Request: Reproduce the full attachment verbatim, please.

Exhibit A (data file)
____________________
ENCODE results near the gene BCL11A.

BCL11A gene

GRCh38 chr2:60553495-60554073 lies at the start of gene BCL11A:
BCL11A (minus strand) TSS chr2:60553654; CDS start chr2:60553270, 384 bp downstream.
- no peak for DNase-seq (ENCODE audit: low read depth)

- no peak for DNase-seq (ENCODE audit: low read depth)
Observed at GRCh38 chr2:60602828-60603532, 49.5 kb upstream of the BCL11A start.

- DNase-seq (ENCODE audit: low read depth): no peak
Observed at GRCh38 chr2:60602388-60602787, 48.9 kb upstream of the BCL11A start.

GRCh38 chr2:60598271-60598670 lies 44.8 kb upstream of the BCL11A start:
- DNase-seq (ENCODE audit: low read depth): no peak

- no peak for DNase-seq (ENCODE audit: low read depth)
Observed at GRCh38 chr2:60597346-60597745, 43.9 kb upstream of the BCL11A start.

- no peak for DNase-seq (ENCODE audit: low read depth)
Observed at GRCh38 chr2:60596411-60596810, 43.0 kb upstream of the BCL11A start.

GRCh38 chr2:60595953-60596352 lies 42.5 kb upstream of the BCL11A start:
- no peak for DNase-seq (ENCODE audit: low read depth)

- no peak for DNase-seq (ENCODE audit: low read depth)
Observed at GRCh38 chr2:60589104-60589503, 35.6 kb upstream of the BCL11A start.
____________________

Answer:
ENCODE results near the gene BCL11A.

BCL11A gene

GRCh38 chr2:60553495-60554073 lies at the start of gene BCL11A:
BCL11A (minus strand) TSS chr2:60553654; CDS start chr2:60553270, 384 bp downstream.
- no peak for DNase-seq (ENCODE audit: low read depth)

- no peak for DNase-seq (ENCODE audit: low read depth)
Observed at GRCh38 chr2:60602828-60603532, 49.5 kb upstream of the BCL11A start.

- DNase-seq (ENCODE audit: low read depth): no peak
Observed at GRCh38 chr2:60602388-60602787, 48.9 kb upstream of the BCL11A start.

GRCh38 chr2:60598271-60598670 lies 44.8 kb upstream of the BCL11A start:
- DNase-seq (ENCODE audit: low read depth): no peak

- no peak for DNase-seq (ENCODE audit: low read depth)
Observed at GRCh38 chr2:60597346-60597745, 43.9 kb upstream of the BCL11A start.

- no peak for DNase-seq (ENCODE audit: low read depth)
Observed at GRCh38 chr2:60596411-60596810, 43.0 kb upstream of the BCL11A start.

GRCh38 chr2:60595953-60596352 lies 42.5 kb upstream of the BCL11A start:
- no peak for DNase-seq (ENCODE audit: low read depth)

- no peak for DNase-seq (ENCODE audit: low read depth)
Observed at GRCh38 chr2:60589104-60589503, 35.6 kb upstream of the BCL11A start.